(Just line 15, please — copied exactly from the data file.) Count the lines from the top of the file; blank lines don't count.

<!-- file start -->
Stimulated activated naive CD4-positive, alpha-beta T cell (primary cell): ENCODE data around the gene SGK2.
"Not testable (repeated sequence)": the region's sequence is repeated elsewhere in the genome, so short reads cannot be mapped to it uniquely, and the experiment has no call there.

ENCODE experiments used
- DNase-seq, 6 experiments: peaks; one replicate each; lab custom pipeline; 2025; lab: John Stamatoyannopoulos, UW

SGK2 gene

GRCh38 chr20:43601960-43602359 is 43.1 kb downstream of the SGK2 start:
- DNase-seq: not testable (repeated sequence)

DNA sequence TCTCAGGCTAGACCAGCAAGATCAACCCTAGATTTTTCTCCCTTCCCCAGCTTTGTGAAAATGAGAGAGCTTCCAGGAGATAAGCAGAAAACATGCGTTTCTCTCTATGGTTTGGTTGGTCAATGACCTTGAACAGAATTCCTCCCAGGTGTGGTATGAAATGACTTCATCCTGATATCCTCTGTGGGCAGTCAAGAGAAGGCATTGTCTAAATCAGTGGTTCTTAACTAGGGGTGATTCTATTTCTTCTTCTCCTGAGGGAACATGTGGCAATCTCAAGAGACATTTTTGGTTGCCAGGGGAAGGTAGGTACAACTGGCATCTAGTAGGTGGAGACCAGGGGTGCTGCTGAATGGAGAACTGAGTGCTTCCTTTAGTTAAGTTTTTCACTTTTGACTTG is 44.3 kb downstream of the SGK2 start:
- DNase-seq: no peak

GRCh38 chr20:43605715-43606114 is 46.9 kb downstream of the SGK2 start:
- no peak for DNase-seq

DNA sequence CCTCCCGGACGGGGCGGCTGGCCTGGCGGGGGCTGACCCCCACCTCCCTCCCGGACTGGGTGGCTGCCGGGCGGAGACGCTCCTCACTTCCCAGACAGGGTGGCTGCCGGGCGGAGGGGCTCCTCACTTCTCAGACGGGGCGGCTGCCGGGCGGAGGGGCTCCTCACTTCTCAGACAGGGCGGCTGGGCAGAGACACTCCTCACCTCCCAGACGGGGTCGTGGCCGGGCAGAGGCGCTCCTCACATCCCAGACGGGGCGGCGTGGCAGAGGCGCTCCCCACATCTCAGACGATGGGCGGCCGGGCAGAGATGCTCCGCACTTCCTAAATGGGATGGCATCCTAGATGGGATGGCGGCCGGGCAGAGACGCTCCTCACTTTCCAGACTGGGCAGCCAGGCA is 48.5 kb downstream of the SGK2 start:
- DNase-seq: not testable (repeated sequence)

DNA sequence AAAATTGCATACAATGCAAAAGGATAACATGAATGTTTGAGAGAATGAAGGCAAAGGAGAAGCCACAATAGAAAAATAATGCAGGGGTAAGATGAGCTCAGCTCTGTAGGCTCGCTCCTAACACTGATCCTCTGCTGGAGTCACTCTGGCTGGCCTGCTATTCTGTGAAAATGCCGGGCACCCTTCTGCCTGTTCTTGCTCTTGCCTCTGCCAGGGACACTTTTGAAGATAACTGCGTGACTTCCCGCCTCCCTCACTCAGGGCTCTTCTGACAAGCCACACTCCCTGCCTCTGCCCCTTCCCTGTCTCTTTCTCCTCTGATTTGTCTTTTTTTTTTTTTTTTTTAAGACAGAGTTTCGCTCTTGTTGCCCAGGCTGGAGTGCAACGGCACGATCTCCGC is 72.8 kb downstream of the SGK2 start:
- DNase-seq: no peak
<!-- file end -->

- DNase-seq: no peak